NEWS
June 6, 2012 | By Jeremy Roebuck, Inquirer Staff Writer
About 600 potential jurors are slated to pack Centre County's courthouse Tuesday as lawyers begin the tedious task of finding a dozen who have not already made up their minds about Jerry Sandusky. In a county where the child sex abuse allegations against the former Pennsylvania State University assistant football coach have already tarnished the reputation of a university and led to the downfall of local hero and former head coach Joe Paterno, that task is likely to prove challenging.
NEWS
January 5, 2012 | Associated Press
Pennsylvania State University president Rodney Erickson will meet with alumni in town hall-style meetings in King of Prussia, Pittsburgh, and New York City next week to discuss the child-sex-abuse scandal involving former assistant football coach Jerry Sandusky. The first session is set for Wednesday night at the Doubletree by Hilton hotel in Pittsburgh. Erickson will lead a second session next Thursday at the Radisson Hotel Valley Forge on First Avenue in King of Prussia.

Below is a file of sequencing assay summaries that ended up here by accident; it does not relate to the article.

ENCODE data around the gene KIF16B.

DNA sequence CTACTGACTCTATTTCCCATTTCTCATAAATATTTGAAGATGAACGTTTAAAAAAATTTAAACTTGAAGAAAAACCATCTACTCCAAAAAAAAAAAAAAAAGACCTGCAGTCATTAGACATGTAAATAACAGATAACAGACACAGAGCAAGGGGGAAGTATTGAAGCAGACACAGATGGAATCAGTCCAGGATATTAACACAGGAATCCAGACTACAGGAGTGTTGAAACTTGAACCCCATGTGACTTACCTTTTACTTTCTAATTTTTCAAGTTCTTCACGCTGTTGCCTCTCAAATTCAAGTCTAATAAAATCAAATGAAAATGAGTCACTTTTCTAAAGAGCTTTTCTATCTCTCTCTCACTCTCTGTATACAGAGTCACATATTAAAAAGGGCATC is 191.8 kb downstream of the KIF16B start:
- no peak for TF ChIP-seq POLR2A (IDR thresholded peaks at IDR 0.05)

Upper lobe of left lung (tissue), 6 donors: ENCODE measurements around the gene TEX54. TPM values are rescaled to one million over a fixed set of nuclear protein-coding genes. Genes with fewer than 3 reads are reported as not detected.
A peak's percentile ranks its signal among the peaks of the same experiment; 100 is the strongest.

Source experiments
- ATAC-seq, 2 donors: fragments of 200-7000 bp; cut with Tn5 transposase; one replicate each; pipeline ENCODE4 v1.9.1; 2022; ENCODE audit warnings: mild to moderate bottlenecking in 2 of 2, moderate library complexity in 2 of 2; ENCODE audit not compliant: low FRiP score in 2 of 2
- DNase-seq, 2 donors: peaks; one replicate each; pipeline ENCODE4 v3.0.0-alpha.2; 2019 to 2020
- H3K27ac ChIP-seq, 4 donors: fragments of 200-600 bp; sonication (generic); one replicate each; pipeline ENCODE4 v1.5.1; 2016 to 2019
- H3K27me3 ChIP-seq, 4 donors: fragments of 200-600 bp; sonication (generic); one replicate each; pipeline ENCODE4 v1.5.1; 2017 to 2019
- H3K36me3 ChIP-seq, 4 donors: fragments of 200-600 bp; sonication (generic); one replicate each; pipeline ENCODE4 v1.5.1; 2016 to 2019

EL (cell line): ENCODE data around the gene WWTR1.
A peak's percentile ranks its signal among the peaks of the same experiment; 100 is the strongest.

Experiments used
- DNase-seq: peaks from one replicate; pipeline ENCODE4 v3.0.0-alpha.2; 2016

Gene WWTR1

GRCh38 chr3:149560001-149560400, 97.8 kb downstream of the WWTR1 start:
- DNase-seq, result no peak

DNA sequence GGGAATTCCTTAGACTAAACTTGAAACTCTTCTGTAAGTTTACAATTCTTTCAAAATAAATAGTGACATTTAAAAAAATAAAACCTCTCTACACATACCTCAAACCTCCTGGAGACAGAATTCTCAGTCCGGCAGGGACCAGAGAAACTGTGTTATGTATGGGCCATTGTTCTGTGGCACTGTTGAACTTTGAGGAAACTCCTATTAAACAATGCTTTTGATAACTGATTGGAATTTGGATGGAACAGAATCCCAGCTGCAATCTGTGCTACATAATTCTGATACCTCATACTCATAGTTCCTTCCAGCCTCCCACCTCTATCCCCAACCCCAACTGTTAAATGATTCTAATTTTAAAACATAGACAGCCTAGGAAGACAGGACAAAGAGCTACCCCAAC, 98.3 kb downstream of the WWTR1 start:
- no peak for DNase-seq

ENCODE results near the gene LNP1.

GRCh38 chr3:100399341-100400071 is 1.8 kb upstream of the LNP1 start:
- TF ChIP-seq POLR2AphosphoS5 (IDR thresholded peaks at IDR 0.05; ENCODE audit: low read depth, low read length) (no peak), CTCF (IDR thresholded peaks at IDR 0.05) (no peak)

SPORTS
October 9, 2012 | By Emily Kaplan, INQUIRER STAFF WRITER
STATE COLLEGE, Pa. - At 10:31 a.m. on Tuesday, the large flat screen on the first floor of Penn State's student center flashed with a red breaking news update. The TV was streaming CNN all morning. Twelve miles away, Jerry Sandusky, the former assistant football coach who was found guilty of sexually abusing 10 boys in a scandal that rattled this campus, was about to hear his fate. But here, in the HUB Robeson-Center, only 11 students sat facing the TV to hear the sentence. One of the students was napping.